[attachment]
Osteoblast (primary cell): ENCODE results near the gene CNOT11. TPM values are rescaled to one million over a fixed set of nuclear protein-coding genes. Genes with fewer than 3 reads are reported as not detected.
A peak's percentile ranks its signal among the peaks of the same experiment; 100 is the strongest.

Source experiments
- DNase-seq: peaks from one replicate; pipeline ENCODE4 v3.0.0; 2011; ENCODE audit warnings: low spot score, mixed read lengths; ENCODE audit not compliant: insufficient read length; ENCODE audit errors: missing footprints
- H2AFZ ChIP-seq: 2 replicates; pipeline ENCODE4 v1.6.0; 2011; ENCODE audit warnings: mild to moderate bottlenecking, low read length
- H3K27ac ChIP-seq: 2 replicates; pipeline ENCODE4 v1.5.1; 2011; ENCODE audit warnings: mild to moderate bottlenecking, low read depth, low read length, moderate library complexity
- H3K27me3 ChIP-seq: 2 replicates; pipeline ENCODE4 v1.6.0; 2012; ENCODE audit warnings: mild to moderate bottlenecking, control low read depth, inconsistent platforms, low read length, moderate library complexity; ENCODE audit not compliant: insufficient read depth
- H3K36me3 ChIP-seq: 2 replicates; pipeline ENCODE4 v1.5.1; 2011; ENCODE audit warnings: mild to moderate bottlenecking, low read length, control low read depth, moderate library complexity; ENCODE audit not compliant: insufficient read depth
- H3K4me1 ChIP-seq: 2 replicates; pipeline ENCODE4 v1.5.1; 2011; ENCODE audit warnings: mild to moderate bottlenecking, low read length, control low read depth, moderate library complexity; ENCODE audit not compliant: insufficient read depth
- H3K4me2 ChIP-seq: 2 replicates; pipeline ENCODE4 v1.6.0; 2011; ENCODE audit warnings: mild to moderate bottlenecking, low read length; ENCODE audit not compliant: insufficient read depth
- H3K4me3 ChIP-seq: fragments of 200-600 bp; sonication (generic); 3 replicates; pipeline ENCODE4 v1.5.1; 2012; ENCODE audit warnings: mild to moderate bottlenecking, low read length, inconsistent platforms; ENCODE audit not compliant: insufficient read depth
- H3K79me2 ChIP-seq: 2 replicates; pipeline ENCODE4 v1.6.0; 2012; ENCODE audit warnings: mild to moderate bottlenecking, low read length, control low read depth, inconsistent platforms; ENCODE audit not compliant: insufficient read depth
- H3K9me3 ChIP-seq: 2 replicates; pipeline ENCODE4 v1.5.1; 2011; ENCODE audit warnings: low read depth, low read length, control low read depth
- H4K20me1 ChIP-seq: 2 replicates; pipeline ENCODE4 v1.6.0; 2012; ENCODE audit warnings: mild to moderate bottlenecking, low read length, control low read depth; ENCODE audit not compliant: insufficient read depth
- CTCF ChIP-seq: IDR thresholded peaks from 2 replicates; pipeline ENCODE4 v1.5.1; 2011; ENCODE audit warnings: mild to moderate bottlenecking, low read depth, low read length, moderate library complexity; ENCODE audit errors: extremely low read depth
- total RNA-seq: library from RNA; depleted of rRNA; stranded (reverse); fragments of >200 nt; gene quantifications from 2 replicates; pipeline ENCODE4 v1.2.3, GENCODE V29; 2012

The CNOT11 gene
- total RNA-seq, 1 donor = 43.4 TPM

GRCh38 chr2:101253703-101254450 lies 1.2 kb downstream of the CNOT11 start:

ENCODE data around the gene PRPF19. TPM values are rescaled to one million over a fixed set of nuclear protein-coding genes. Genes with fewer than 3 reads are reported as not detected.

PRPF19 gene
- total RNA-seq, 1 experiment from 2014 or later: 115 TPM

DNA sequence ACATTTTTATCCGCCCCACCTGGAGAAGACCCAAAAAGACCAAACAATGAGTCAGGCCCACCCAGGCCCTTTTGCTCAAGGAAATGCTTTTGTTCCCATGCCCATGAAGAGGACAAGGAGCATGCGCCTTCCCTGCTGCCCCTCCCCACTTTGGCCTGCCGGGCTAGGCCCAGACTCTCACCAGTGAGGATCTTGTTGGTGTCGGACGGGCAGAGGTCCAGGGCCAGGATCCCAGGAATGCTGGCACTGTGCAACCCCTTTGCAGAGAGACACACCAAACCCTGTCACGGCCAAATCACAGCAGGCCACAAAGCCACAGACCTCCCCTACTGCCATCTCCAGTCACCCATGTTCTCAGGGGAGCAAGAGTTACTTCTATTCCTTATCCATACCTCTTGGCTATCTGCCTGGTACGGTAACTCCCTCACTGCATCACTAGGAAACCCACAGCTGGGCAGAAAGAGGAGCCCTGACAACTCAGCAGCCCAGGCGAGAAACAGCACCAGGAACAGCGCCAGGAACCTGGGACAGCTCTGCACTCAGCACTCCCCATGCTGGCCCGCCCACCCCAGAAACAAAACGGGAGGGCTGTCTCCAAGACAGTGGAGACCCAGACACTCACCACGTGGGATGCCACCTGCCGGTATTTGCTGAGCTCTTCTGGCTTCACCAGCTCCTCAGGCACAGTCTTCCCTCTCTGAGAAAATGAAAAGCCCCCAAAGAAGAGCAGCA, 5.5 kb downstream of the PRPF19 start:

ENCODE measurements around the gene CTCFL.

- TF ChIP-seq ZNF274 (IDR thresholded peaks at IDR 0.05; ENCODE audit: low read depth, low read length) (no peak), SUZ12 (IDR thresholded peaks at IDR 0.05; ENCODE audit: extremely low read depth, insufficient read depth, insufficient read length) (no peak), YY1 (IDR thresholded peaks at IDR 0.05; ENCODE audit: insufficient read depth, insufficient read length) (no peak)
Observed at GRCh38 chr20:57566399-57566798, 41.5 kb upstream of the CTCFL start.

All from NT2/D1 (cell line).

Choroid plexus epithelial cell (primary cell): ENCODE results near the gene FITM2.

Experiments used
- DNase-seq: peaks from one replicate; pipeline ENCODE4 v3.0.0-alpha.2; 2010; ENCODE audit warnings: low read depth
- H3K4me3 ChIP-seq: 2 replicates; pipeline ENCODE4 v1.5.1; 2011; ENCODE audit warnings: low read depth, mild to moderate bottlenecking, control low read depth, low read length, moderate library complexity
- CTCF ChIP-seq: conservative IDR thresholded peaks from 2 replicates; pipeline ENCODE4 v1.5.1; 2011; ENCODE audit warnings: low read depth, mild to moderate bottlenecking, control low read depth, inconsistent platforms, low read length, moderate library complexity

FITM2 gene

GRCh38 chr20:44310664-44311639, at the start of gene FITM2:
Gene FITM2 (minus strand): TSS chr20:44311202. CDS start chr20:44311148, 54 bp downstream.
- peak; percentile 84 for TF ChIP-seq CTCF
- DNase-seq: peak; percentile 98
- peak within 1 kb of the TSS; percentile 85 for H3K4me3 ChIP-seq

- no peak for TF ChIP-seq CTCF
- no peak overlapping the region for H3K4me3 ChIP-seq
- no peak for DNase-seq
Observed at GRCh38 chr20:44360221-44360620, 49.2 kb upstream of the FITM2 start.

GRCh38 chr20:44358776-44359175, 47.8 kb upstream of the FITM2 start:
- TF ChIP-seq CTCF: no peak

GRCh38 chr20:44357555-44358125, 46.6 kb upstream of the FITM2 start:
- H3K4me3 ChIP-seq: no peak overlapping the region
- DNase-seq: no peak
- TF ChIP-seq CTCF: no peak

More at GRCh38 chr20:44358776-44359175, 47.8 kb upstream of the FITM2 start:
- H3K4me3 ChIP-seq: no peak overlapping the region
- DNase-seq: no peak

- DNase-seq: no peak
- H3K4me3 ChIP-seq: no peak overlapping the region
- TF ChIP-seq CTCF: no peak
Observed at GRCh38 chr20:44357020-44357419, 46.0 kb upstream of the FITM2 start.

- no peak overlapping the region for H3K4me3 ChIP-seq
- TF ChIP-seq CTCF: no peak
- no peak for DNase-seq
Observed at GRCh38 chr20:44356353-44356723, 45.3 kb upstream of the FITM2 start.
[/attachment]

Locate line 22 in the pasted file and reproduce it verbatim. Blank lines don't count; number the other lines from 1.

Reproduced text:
- total RNA-seq, 1 experiment from 2014 or later: 115 TPM